Indigenous students’ representative
Alicia Kubrakovich is a first-year student and executive member of UMISA who said she plans to continue on the path set out by past Indigenous students’ representatives.
“I want to continue working with the [National Centre for] Truth and Reconciliation, and to continue the 94 calls to action, and number 16, and revitalize the language to continue to make sure it’s still getting put through,” she said.
The National Centre for Truth and Reconciliation released a list of 94 recommendations to further implement reconciliation in Canada — the 16th of which is to “create university and college degree and diploma programs in Aboriginal languages.”
Kubrakovich said she also hopes to follow the path set out by previous Indigenous students’ representative Alannah Mckay and her work on promoting Indigenous advocacy.
“Every time it came to me, because I sat in those meetings, and [Mckay] just kept pushing everything,” she said.
“And that’s one of my [goals], is to keep pushing [advocacy services] to make sure it’s happening, and to just never give up on what I’ll be pushing.”
Trevor Smith is currently the ASBC director of communications and will bring that experience to the UMSU board of directors as the union’s LGBTTQ* representative for the 2019-20 year.
Smith said outreach to the wider campus community was a top priority for the upcoming year, including “ally training sessions” and other conversation outlets.
“Interacting with the LGBTTQ* community and being able to put a face, a name, a story and a person to the alphabet soup is infinitely beneficial in reducing discrimination and creating more allies,” he said.
“If that ultimately results in new friendships being formed, that would put a huge smile on my face.”
He also said he would continue the work done by the previous representative to decide whether or not to change the position’s title from LGBTTQ* representative to Gender, Sexual and Relationship Diversities (GSRD) representative.
“The previous LGBTTQ* representative admitted that she had not initially consulted the broader community on campus regarding the proposed title change controversy,” he said.
“For myself, I think it is important to remember the vast diversity of people I will be representing in all initiatives I undertake, ranging from [Rainbow Pride Mosaic] through to individuals who might not even feel entirely comfortable identifying with the community yet.”
Mature students’ representative
Sharlene MacCoy was appointed to the mature students’ representative position in December 2018 and is running unopposed to continue leading the position she originally moved to create.
One of her main goals for the upcoming year is to look into funding opportunities for mature and part-time students, many of whom she said do not qualify for grants and scholarships available to other students.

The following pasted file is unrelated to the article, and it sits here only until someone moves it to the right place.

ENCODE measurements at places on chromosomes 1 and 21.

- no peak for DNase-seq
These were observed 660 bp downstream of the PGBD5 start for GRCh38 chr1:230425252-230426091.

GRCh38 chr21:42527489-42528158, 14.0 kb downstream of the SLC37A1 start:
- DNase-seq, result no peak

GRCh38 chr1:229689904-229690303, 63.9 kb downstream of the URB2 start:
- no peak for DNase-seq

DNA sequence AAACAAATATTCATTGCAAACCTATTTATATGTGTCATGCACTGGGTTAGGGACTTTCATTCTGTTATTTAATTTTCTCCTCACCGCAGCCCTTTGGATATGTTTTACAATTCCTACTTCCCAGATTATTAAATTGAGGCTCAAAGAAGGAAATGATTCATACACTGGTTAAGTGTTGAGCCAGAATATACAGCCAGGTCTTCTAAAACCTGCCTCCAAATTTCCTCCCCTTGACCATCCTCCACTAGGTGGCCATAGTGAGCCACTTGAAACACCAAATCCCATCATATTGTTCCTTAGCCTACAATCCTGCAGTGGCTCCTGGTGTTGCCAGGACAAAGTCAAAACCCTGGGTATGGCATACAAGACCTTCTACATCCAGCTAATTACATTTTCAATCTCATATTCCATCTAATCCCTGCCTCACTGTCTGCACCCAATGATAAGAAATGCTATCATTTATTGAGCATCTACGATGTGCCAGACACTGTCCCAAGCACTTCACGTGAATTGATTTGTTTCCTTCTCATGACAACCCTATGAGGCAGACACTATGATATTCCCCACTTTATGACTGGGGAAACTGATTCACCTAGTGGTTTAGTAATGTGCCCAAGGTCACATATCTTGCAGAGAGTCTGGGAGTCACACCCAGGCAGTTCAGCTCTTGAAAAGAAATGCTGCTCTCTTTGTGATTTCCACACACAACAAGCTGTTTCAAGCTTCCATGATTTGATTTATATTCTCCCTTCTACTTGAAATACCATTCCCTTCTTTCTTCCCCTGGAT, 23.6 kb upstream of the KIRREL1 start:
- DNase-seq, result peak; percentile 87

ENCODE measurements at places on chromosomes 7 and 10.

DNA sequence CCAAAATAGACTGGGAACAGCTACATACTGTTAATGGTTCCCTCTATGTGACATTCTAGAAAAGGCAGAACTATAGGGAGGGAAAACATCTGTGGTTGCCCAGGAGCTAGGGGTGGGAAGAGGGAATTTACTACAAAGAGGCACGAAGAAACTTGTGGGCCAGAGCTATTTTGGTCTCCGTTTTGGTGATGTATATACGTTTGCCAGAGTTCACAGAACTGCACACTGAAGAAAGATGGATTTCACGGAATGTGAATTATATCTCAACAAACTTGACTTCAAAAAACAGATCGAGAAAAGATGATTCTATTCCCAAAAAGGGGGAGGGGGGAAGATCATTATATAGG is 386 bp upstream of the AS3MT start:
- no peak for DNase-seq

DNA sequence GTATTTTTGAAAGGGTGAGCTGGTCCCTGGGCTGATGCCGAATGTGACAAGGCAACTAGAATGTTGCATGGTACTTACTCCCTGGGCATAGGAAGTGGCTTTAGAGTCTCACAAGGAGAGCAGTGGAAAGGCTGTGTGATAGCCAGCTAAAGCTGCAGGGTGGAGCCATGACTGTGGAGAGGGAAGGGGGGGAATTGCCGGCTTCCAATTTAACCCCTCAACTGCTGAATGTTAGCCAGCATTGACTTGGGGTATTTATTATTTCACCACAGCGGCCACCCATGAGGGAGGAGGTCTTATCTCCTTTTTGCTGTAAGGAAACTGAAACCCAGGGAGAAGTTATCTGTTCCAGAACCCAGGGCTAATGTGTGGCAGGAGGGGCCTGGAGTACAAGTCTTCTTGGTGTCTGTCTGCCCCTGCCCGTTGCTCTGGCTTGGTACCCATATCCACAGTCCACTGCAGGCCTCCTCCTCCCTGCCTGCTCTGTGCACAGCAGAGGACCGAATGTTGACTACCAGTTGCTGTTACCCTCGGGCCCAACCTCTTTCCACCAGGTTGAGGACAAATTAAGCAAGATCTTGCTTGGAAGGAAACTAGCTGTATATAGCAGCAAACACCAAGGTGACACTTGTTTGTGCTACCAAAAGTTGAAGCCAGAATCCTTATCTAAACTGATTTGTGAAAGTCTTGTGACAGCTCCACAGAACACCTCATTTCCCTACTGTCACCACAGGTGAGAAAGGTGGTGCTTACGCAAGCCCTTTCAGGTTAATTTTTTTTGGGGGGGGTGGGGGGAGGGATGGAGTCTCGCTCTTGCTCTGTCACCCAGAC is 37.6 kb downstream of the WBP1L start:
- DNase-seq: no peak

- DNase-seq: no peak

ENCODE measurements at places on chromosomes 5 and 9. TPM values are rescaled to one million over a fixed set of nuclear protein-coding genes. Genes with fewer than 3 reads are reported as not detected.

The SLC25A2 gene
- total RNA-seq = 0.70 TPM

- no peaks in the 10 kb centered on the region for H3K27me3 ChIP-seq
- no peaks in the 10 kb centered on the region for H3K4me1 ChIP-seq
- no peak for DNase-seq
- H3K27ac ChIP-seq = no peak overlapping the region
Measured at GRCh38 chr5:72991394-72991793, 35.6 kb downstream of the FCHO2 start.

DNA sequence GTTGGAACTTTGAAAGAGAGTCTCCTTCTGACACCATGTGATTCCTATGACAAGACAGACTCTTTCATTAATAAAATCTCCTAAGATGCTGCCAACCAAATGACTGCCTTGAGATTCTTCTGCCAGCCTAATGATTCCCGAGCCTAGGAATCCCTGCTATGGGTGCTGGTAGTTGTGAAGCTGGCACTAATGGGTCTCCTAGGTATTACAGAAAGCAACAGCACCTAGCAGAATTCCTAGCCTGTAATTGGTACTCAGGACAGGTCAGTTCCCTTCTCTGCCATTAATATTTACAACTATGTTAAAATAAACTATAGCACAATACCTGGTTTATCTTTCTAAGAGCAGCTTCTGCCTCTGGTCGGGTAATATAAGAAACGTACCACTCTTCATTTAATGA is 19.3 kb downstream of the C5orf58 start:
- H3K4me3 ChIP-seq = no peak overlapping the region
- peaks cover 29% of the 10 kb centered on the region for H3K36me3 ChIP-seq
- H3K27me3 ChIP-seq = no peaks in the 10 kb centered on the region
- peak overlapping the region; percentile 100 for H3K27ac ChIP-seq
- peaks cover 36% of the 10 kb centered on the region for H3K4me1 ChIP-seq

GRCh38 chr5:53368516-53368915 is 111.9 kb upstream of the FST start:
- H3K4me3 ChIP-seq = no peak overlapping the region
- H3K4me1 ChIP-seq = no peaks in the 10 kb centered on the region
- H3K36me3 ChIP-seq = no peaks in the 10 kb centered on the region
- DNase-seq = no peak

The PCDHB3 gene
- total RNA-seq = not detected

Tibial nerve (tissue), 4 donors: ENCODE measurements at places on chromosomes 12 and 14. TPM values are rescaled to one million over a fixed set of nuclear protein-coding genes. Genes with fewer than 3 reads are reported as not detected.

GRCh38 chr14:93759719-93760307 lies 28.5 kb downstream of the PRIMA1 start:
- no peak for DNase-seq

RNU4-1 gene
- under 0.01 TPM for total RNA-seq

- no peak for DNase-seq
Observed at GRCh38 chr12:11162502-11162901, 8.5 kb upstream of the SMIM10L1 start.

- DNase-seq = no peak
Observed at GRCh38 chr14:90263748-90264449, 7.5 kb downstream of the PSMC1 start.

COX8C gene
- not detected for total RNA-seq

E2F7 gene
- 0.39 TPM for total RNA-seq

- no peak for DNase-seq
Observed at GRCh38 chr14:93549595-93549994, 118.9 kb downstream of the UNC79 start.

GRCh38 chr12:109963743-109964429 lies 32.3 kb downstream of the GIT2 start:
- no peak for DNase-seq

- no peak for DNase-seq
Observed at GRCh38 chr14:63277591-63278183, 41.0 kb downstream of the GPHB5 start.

“I started talking to different faculties as well about implementing scholarships that were based more with mature students in mind, because we often don’t do a full course load,” she said.
She also said if next year’s UMSU executive continues to lobby federally for the elimination of the tuition tax credit and the re-allocation of funds to student grants, she will advocate against the change.
“I don’t think UMSU thought that through very well,” she said.
MacCoy previously spoke out against the switch and the impact it would have on families in a January UMSU board meeting.
“From my own perspective, like I’m putting myself through school, and I’ll be putting my children through school in the next two, three years,” she said. “So taking away that tax credit has a huge impact on my ability to afford school.”
She said rather than removing the tax credit, she would advocate instead for additional funding opportunities for low-income students.
Workshops centred around issues women face is a goal for Sia Yamba.
“My aim this year is to make more awareness for healthcare and also plan more workshops with women coming together to talk,” she said.
Yamba is involved with the Womyn’s Centre on campus currently and has volunteered with UMSU in the past, experience she said she will use to be a more active presence on campus.
She said she hopes to provide resources for women through weekly tabling and regular gatherings where women can feel safe to open up.
“What I intend to do is just to bring them together, every week or every two weeks, have a specific event where we talk about things like that,” she said.
“We all come together to voice out our opinions [about what] we go through: mental health, whoever has come across sexual abuse, how they want help, and [if they] reach out to us to help them and what we can actually do for them.”
Yamba added she will work to provide free materials including menstrual aids for people on campus.